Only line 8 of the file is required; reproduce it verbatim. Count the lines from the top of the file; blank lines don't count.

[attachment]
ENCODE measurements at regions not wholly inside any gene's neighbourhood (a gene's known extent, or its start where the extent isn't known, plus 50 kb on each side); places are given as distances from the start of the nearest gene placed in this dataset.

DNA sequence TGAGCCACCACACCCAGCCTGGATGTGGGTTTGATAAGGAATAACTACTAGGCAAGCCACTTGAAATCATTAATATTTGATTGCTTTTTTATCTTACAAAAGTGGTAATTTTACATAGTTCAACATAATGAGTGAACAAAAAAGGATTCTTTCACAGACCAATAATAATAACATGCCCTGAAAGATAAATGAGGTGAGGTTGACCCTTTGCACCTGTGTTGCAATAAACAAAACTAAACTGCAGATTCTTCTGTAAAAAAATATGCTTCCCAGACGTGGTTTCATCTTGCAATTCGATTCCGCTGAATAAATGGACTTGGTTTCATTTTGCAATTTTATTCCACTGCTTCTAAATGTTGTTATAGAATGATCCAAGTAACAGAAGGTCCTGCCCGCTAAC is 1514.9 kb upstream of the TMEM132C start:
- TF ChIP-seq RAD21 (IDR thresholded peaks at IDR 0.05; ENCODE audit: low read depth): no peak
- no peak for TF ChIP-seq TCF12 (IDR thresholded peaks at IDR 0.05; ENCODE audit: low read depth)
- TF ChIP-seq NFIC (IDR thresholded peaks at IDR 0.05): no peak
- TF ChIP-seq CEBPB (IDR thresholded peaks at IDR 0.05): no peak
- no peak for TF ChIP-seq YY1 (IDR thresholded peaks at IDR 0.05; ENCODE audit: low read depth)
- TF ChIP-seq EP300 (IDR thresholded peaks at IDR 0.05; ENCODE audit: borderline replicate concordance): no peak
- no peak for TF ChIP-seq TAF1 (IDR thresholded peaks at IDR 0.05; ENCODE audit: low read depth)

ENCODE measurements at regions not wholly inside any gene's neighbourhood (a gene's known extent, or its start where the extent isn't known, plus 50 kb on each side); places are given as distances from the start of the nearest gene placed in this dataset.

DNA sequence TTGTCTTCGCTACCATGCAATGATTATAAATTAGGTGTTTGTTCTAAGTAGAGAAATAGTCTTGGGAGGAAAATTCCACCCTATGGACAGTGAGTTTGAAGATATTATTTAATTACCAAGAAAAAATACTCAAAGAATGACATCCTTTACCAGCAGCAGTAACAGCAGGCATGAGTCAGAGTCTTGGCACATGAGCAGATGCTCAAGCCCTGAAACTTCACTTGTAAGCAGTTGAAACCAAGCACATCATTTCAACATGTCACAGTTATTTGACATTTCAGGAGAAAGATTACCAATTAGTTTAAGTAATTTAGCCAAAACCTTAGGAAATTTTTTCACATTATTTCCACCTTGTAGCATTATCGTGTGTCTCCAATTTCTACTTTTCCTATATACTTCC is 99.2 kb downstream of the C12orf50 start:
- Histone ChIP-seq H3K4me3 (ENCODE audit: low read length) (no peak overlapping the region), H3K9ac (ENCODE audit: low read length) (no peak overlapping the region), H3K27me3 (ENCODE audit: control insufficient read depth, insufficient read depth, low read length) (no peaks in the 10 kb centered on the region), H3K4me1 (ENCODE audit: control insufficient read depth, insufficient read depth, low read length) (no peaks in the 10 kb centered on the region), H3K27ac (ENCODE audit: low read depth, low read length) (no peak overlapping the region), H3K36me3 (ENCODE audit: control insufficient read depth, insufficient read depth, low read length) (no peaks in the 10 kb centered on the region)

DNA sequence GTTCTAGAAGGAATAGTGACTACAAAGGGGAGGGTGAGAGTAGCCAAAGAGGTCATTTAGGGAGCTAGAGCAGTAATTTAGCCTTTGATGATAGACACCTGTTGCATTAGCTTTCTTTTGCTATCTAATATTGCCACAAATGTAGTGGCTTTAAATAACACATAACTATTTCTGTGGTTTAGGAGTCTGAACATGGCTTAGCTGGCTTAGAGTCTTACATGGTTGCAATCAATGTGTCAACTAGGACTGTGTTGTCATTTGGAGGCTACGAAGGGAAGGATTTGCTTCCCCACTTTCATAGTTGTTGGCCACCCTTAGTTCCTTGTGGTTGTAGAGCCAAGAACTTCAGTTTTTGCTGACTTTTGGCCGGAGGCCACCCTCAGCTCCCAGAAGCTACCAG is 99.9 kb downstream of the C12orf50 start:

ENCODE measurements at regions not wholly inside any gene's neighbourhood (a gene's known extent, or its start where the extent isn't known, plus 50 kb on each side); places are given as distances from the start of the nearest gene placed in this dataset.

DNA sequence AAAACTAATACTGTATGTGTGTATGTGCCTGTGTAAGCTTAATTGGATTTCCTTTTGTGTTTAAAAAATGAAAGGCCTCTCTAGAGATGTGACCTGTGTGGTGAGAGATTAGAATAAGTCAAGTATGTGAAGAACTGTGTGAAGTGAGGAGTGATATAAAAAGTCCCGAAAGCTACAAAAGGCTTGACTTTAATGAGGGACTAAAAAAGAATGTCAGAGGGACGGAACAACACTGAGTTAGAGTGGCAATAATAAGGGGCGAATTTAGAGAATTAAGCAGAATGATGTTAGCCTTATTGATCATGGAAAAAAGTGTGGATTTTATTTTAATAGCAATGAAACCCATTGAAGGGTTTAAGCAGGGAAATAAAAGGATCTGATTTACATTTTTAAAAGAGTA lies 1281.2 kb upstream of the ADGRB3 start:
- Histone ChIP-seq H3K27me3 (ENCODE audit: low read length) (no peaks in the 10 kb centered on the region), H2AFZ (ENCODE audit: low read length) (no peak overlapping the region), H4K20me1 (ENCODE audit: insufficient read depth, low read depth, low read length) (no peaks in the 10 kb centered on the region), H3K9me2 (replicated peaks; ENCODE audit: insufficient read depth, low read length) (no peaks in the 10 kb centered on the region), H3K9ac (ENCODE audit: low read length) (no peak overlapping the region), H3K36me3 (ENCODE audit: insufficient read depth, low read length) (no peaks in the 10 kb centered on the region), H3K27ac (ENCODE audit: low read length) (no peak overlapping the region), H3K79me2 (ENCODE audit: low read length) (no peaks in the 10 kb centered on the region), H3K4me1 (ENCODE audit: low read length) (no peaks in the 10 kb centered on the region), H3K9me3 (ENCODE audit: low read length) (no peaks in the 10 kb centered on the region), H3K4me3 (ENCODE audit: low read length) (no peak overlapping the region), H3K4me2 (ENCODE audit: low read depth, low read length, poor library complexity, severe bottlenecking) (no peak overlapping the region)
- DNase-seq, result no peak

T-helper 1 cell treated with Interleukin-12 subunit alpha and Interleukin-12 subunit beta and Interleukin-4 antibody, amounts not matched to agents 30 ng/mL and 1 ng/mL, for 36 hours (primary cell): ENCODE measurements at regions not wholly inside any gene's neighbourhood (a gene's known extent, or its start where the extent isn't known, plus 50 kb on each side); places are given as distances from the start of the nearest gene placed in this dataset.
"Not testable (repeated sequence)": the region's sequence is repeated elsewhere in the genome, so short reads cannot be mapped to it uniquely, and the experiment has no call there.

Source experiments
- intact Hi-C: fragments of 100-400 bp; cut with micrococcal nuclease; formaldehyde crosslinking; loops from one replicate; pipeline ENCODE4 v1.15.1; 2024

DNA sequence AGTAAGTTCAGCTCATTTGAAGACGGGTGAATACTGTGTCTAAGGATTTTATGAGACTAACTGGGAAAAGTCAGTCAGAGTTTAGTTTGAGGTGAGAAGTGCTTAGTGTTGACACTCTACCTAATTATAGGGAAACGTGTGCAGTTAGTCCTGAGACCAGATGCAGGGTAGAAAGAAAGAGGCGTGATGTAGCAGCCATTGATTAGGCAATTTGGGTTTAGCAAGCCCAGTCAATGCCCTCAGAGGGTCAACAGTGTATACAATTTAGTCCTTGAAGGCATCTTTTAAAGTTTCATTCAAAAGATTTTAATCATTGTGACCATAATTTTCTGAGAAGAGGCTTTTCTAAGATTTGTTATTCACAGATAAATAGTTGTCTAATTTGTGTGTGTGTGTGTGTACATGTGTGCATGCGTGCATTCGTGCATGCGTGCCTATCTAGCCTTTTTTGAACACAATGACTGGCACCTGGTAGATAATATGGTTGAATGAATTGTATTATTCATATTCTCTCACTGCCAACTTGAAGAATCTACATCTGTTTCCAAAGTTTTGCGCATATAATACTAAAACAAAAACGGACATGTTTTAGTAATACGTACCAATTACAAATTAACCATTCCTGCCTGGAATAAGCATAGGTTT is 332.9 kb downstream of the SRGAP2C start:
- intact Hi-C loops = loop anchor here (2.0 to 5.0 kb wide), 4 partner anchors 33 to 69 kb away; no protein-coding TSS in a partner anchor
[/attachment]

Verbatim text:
- TF ChIP-seq EP300 (IDR thresholded peaks at IDR 0.05; ENCODE audit: borderline replicate concordance): no peak